body

Events

September 10, 2020
  • Art and Environmentalism from an Indigenous Perspective


    September 10, 2020  4:00 pm - 5:00 pm
    zoom

    Art and Environmentalism from an Indigenous Perspective

    Description
    Ranco’s talk will focus on how her ancestral connectivity to the Penobscot Bay region has influenced her artwork and passion for environmentalism. She will discuss the collective responsibility of Land Trusts to not only ensure this homeland will be protected, but to give voice and access to the Indigenous people who still cherish this land.

    Bio 

    Ann Pollard Ranco has been a professional artist since the age of 13. She began her career as a jeweler, collecting discarded pieces of pottery and glass from the banks of the Penobscot River and watershed, and turning them into wearable pieces of jewelry. Last year, she began painting, and has found that through a mixed media approach, art offers a vehicle to discuss broader topics that are not often bridged. Her work is represented in the Abbe Museum, and at various art shows throughout the state.

    This is the 18th in the webinar Series cohosted by BHHT and Island Heritage Trust, featuring local naturalists, professionals from environmentally focused organizations, and outdoor learning experts to share their knowledge, virtually, during a time when we can’t all be out in the field together.
    The webinars take place LIVE every Thursday from 4-5pm! We will record the webinar so that if you wish to view but can’t participate at that time, the presentation will be available to you on our websites and social media.

    Click the link below to REGISTER for this webinar:
    https://us02web.zoom.us/webinar/register/WN_xAnF3ypITz60V2Ja2vDLPA
    Email questions to Landere : [email protected]

September 17, 2020
  • Mushrooms in Maine: Good, Bad, and Beautiful


    September 17, 2020  4:00 pm - 5:00 pm
    zoom

    David Porter, retired from the Univ of Georgia, moved to Brooklin 14 years ago. He enjoys sharing his fascination with the natural history of mushroom fungi, and before the pandemic has led forays and offered classes with BHHT, IHT, CoA and Eagle Hill.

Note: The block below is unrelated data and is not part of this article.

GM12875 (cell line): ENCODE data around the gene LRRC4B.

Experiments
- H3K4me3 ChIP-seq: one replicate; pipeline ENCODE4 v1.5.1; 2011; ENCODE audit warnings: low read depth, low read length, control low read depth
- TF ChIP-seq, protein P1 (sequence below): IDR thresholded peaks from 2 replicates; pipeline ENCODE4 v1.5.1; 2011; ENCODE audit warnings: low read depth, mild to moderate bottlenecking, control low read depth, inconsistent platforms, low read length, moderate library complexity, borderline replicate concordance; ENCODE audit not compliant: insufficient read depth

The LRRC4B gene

In recent years mushroom fungi have garnered increased recognition of their beneficial role in forest ecology. Mushrooms may be decomposers while others cooperate with trees for mutual benefit and communication.  Interest in gathering wild foods has popularized foraging for edible mushrooms as well as the importance of recognizing those that may be poisonous.  Natural history and edibility aside, mushrooms are organisms of remarkable beauty that are often underappreciated.  We will share personal observations and scientific information in this illustrated talk to stimulate your curiosity and lower your gaze during your walk in the woods.

    This is the 19th in our webinar Series cohosted by BHHT and Island Heritage Trust, featuring local naturalists, professionals from environmentally focused organizations, and outdoor learning experts to share their knowledge, virtually, during a time when we can’t all be out in the field together.
    The webinars take place LIVE every Thursday from 4-5pm! We will record the webinar so that if you wish to view but can’t participate at that time, the presentation will be available to you on our websites and social media.
    Click the link below to REGISTER for this webinar:

    https://us02web.zoom.us/webinar/register/WN_MsCdt_zdTMipDrkzwS1ZXg

    Email questions to Landere : [email protected]

September 25, 2020
  • Maine Outdoor Film Festival


    September 25, 2020
    Fort Knox and Penobscot Narrows Observatory, 740 Ft Knox Rd, Prospect, ME 04981, USA

September 2020

Sun Mon Tue Wed Thu Fri Sat
1
2
3
4
5
6
7
8
9
10
  • Art and Environmentalism from an Indigenous Perspective
11
12
13
14
15
16
17
  • Mushrooms in Maine: Good, Bad, and Beautiful
18
19
20
21
22
23
24
25
  • Maine Outdoor Film Festival
26
27
28
29
30